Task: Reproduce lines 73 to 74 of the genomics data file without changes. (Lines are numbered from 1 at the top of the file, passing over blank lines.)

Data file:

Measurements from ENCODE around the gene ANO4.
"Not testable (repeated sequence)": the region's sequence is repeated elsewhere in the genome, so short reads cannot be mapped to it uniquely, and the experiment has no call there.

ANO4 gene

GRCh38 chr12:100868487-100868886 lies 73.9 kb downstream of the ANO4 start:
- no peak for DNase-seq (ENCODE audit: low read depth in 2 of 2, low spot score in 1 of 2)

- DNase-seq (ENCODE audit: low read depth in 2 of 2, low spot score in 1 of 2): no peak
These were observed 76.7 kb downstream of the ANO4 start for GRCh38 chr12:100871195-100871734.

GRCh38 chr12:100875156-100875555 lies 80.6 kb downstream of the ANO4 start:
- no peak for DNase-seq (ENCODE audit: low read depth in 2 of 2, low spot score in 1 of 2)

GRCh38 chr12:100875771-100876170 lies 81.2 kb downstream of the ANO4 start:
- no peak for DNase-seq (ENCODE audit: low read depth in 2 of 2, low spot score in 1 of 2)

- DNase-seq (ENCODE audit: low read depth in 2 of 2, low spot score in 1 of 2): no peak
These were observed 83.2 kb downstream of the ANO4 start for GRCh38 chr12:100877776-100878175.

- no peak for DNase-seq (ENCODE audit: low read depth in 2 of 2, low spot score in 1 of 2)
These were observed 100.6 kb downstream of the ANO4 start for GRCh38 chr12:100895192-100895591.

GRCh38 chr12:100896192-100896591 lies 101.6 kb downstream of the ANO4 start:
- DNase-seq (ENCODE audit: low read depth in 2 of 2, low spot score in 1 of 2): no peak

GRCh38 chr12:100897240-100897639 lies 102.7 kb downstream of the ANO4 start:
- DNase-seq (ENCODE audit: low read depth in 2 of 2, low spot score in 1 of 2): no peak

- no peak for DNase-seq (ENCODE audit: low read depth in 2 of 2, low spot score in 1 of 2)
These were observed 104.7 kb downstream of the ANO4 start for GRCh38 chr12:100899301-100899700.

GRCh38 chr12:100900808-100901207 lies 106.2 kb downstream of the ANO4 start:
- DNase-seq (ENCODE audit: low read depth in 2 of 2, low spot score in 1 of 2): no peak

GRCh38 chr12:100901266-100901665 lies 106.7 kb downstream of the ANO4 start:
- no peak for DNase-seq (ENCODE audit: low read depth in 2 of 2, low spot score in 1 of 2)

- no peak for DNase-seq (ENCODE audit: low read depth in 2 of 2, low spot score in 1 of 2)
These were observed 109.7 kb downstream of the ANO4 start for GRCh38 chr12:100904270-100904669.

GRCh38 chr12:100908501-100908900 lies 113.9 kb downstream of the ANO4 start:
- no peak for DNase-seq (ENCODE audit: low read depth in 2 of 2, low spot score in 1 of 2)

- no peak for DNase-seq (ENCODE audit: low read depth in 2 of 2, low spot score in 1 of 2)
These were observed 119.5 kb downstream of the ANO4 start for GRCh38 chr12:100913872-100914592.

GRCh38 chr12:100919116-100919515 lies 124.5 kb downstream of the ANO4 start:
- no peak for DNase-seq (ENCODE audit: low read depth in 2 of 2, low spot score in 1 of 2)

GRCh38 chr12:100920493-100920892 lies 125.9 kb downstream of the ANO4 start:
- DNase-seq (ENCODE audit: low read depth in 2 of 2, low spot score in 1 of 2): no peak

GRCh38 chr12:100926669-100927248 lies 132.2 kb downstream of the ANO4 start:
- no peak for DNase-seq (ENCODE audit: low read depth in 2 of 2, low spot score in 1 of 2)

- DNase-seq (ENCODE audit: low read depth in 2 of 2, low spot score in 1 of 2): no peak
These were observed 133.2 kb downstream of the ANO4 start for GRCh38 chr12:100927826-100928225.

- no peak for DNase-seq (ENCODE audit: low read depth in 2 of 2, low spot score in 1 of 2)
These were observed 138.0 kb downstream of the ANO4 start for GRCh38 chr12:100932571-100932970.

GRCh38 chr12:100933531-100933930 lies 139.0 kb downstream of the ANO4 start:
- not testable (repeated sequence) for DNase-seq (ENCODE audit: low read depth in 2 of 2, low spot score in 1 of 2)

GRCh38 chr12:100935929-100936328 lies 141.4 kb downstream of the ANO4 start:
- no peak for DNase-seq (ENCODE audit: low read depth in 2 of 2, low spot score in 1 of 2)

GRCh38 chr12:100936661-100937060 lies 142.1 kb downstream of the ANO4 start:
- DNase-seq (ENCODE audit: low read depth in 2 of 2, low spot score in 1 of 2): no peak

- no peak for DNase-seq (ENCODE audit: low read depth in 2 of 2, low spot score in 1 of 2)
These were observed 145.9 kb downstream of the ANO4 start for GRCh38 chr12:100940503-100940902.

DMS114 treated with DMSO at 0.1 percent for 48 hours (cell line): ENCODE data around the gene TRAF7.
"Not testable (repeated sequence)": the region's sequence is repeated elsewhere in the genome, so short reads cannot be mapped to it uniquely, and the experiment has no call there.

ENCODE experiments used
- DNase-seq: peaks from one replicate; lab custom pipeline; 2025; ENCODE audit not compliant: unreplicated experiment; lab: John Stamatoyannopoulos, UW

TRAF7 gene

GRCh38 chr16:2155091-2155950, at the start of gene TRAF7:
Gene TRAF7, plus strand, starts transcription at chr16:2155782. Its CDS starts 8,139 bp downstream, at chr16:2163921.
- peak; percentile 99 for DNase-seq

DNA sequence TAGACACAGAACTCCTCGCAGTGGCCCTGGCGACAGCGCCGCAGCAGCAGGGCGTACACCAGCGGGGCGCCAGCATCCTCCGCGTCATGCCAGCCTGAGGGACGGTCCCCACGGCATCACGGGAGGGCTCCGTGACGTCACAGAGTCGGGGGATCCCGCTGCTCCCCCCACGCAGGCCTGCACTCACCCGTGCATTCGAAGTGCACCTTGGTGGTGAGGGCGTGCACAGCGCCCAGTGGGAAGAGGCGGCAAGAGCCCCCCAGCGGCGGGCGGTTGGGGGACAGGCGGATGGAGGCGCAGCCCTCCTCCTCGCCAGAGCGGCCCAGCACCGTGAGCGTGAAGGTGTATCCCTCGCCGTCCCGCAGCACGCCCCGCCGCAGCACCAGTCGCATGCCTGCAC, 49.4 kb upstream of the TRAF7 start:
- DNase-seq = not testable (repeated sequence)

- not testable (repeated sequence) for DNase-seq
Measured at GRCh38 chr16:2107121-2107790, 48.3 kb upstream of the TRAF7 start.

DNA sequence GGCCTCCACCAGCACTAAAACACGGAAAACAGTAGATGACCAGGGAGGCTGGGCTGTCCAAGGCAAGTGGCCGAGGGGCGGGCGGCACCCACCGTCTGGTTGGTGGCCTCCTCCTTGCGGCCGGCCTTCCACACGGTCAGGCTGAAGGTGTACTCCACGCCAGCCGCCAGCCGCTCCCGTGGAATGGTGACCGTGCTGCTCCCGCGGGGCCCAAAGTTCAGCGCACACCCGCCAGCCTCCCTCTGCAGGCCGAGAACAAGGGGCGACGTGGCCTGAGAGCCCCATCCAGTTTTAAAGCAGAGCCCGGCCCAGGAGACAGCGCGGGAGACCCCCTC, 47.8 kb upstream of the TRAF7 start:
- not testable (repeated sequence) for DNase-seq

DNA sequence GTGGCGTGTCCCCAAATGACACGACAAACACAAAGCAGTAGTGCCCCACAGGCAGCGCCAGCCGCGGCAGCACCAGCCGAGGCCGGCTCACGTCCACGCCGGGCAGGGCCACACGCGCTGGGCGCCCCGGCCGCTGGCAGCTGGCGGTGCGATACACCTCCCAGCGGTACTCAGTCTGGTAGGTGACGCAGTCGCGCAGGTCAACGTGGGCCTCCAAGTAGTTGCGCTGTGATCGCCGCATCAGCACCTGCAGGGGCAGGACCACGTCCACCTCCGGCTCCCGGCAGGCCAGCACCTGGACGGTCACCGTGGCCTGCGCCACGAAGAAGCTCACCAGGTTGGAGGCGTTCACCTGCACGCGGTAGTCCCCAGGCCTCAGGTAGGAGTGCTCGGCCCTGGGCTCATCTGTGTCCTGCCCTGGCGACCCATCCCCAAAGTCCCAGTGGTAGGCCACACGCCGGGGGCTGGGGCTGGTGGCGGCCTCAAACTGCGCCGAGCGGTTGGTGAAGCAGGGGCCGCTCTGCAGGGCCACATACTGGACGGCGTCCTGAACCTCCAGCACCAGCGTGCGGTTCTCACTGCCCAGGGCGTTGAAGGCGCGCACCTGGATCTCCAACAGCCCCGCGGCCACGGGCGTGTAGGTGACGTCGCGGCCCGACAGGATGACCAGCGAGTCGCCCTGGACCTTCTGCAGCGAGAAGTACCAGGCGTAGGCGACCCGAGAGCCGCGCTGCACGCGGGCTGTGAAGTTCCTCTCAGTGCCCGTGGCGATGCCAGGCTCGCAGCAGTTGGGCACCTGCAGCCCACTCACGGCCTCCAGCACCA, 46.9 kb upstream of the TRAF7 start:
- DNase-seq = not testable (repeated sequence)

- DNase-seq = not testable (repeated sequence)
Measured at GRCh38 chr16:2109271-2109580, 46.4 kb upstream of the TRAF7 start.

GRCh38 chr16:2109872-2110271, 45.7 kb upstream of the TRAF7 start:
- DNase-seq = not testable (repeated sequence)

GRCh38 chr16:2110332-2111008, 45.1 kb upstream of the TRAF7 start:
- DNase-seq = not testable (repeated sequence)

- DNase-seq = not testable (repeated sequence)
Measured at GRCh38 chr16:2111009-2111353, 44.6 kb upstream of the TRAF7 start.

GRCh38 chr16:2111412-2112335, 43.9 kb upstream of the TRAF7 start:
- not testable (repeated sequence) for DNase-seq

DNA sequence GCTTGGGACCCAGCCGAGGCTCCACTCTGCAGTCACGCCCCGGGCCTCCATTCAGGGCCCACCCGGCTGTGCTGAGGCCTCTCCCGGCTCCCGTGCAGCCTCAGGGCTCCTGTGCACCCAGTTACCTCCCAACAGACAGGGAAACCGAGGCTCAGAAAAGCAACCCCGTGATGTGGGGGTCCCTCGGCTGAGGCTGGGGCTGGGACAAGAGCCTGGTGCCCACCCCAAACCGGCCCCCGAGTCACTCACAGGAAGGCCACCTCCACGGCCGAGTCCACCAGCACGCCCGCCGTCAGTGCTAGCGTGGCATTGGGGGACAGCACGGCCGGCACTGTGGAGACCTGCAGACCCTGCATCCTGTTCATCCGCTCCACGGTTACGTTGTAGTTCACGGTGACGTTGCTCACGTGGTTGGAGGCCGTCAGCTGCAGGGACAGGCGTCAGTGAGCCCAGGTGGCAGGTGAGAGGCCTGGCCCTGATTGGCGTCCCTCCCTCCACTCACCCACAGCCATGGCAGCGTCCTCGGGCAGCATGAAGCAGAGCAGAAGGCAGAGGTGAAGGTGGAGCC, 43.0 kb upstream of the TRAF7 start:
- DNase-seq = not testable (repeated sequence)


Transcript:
Measured at GRCh38 chr16:2111009-2111353, 44.6 kb upstream of the TRAF7 start.

GRCh38 chr16:2111412-2112335, 43.9 kb upstream of the TRAF7 start: